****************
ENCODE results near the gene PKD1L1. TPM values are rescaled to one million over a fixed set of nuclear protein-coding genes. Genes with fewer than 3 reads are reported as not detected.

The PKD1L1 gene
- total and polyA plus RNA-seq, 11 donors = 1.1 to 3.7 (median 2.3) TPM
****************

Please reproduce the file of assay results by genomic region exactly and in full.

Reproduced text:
ENCODE results near the gene PKD1L1. TPM values are rescaled to one million over a fixed set of nuclear protein-coding genes. Genes with fewer than 3 reads are reported as not detected.

The PKD1L1 gene
- total and polyA plus RNA-seq, 11 donors = 1.1 to 3.7 (median 2.3) TPM